Aaron Perry is a San Francisco-based surfer who makes boats. Not the kind of boats that T-Pain and friends used to so thoroughly enjoy, but the kind that use cutting edge research and technology to move at incredible speeds through water. As the Design Engineer for the ORACLE boat racing team as well as an avid Ocean Beach surfer, Perry knows a thing or two about going fast. While working on our September issue's cover story, "Unlimited Speed", about searching for the uppermost limits of surfboard speed, I decided to ask Perry for a crash course in hydrodynamics. Here are the CliffsNotes:
Fins Give Control, But Create Drag
"When it comes to the drag of fins, or any body moving through water, there are different categories. First you've got form drag, which is the shape of the foil itself. Some shapes create more drag than others, but there is a generic set of foils developed by NASA called NACA airfoil, which have been shown to produce minimum drag. Right now I doubt that surfboard fins are matching NACA airfoil shapes, so drag could probably be reduced there. On the other hand, with surfboard fins the goal isn't always maximum speed in a straight line. The most drag resistant foil might allow more speed, but could negatively impact maneuverability. Another factor for surfboard fins is fin friction, which comes from how polished the surface is, but the biggest factor on a surfboard fin is ventilation. That's when you see underwater shots of guys doing big turns and they have a huge bubble of air that's trailing on a fin, which is creating drag."
Finless Is Faster
"If you took the fins completely out of the equation on a surfboard, you would get less drag for sure. I've seen some videos of guys like Derek Hynd on those boards moving very fast, but you give up so much in terms of maneuverability. Many kite boards are finless but have a side cut [symmetrical indentations in the plan line] much like those surfboards, and with that you can get a lot of grip on the water even without fins. Your ability to do abrupt turns will obviously be compromised though."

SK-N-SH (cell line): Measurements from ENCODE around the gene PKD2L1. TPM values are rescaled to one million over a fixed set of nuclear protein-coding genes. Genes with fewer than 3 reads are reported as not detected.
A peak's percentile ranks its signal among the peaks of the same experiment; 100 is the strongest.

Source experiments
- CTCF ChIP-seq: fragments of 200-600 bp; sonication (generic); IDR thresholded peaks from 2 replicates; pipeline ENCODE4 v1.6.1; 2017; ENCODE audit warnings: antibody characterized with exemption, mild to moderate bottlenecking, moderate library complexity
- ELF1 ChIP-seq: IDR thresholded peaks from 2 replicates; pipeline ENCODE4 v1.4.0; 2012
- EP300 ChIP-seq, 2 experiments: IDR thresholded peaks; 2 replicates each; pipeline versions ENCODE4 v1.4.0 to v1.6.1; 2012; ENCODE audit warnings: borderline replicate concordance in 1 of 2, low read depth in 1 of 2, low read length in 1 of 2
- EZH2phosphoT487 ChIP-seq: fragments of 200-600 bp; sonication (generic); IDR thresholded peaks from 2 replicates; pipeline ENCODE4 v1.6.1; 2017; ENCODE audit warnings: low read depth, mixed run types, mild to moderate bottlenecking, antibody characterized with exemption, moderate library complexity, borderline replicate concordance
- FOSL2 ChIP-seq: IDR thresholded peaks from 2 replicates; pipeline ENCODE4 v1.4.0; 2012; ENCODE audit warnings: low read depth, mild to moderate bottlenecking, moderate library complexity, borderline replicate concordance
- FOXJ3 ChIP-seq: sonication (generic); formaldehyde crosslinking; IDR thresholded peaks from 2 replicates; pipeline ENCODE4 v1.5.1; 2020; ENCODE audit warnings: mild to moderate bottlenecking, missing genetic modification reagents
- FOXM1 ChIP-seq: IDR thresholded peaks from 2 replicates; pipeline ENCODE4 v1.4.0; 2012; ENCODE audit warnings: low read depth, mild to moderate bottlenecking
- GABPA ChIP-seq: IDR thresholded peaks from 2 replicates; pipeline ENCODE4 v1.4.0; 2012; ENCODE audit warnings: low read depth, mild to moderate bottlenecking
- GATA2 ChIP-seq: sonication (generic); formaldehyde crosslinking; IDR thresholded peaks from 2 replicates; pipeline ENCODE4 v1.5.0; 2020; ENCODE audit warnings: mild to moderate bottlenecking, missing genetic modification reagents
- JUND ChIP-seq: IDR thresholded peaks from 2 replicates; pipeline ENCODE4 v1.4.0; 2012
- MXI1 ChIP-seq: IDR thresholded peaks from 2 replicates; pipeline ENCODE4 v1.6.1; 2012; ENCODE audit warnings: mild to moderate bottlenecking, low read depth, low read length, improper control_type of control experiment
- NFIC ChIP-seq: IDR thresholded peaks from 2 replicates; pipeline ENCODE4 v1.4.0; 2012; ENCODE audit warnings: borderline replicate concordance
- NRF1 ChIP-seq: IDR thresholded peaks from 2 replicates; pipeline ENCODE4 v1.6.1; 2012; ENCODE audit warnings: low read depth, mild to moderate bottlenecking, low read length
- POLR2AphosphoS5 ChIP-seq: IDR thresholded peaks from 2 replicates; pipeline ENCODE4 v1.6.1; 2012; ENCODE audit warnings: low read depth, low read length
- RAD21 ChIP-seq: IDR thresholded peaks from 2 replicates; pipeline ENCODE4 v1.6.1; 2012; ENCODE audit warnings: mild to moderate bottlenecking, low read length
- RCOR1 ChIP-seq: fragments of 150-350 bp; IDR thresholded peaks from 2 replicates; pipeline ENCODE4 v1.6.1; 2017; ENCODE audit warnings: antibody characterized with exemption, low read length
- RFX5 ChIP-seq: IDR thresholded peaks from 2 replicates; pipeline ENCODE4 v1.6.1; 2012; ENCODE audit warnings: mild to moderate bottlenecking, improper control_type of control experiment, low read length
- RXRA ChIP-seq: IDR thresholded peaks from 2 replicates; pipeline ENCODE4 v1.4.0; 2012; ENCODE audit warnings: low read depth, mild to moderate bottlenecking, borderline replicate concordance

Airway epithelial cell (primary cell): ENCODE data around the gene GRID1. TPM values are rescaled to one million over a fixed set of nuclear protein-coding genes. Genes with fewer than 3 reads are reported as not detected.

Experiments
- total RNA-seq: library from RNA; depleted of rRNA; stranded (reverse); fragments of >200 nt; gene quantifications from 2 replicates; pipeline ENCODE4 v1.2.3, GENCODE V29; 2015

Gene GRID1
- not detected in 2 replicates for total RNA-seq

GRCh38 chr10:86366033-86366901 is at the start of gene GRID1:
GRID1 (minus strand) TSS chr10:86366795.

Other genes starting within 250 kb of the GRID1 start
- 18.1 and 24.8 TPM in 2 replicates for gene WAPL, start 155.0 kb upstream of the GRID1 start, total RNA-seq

What Works for Golf Balls Does Not Apply to Surfboards
"I've heard people talk about how textured surfaces could increase speed through water, much like the surface of a golf ball through air, but there isn't any hard evidence to suggest that is true. I was involved with a program where we placed plates of steel sanded to varying degrees into a towing tank to see the differences in drag, but we didn't see any change. I've heard many conflicting views on surface texture, but we've never seen any evidence of it working better. In boat racing, we polish everything until it's pretty much a mirror."
If You Go Really, Really, Ridiculously Fast, Cavitation May Occur
"Cavitation happens at really high speeds when the pressure is low enough in the fluid around a foil for it to vaporize, which in surfing would mean the water vaporizing around the fins. In the sailing world, it's pretty rare until you get up to 50 miles per hour. When this happens, it causes vibration that slows you down, but it would be very difficult for a surfer to reach speeds that would actually cause cavitation in the fins. Perhaps if you are a big-wave surfer, you might find a wave that would allow you to reach those speeds."
There Is a Speed Ceiling
"You can minimize drag but you can't escape it. Think of a skydiver in free fall: at a certain point, the air resistance is going to cause them to reach terminal velocity, and further acceleration is not possible. In sailing, or surfing, when you calculate the drag of any surfaces above the water, plus any surfaces below the water, that dictates your maximum speed. You can try to reduce the dragging components above and below the water to push that threshold higher by getting rid of the leash, changing the fins, manipulating the bottom surface of the board, but there will always be some drag working against you."
We're Probably a Lot Slower Than We Think
"I was talking to someone who did speed sailing with wind surfboards. He said he was in an event and reached the fastest he'd ever gone, but when he got out of the water and looked at the charts he actually came in last place going thirty miles per hour. In surfing or sailing it ends up feeling like you are going much faster than you are because you're exposed to the wind and water. When our guys are going 50 miles per hour in a racing boat, it always looks much faster than that if you are comparing it to something moving on land."